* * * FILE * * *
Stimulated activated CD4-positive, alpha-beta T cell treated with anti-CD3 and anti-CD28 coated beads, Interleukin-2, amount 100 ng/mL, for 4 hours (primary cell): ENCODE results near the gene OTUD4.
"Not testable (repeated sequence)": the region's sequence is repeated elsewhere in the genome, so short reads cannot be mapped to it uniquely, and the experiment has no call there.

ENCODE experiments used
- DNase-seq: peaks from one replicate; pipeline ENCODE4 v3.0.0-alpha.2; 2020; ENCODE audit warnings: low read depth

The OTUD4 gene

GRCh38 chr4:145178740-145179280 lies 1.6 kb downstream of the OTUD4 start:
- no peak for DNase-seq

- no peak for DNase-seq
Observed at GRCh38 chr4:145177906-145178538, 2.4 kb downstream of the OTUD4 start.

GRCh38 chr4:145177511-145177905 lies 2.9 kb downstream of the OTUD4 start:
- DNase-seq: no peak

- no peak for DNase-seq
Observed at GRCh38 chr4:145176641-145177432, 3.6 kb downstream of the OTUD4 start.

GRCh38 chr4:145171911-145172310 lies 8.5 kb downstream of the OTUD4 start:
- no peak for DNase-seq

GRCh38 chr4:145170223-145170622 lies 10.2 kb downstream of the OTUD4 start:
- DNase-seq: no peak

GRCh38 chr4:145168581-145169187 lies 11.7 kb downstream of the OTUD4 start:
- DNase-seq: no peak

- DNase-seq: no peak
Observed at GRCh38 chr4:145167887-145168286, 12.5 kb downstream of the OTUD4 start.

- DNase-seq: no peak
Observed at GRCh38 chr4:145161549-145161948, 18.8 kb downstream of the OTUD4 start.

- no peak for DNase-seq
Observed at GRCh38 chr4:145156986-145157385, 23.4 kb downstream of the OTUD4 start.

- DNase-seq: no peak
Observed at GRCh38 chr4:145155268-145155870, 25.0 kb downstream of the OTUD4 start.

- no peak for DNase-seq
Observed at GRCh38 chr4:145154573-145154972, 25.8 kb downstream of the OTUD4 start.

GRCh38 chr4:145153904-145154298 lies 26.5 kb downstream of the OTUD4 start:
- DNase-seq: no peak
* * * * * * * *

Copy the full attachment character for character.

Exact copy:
Stimulated activated CD4-positive, alpha-beta T cell treated with anti-CD3 and anti-CD28 coated beads, Interleukin-2, amount 100 ng/mL, for 4 hours (primary cell): ENCODE results near the gene OTUD4.
"Not testable (repeated sequence)": the region's sequence is repeated elsewhere in the genome, so short reads cannot be mapped to it uniquely, and the experiment has no call there.

ENCODE experiments used
- DNase-seq: peaks from one replicate; pipeline ENCODE4 v3.0.0-alpha.2; 2020; ENCODE audit warnings: low read depth

The OTUD4 gene

GRCh38 chr4:145178740-145179280 lies 1.6 kb downstream of the OTUD4 start:
- no peak for DNase-seq

- no peak for DNase-seq
Observed at GRCh38 chr4:145177906-145178538, 2.4 kb downstream of the OTUD4 start.

GRCh38 chr4:145177511-145177905 lies 2.9 kb downstream of the OTUD4 start:
- DNase-seq: no peak

- no peak for DNase-seq
Observed at GRCh38 chr4:145176641-145177432, 3.6 kb downstream of the OTUD4 start.

GRCh38 chr4:145171911-145172310 lies 8.5 kb downstream of the OTUD4 start:
- no peak for DNase-seq

GRCh38 chr4:145170223-145170622 lies 10.2 kb downstream of the OTUD4 start:
- DNase-seq: no peak

GRCh38 chr4:145168581-145169187 lies 11.7 kb downstream of the OTUD4 start:
- DNase-seq: no peak

- DNase-seq: no peak
Observed at GRCh38 chr4:145167887-145168286, 12.5 kb downstream of the OTUD4 start.

- DNase-seq: no peak
Observed at GRCh38 chr4:145161549-145161948, 18.8 kb downstream of the OTUD4 start.

- no peak for DNase-seq
Observed at GRCh38 chr4:145156986-145157385, 23.4 kb downstream of the OTUD4 start.

- DNase-seq: no peak
Observed at GRCh38 chr4:145155268-145155870, 25.0 kb downstream of the OTUD4 start.

- no peak for DNase-seq
Observed at GRCh38 chr4:145154573-145154972, 25.8 kb downstream of the OTUD4 start.

GRCh38 chr4:145153904-145154298 lies 26.5 kb downstream of the OTUD4 start:
- DNase-seq: no peak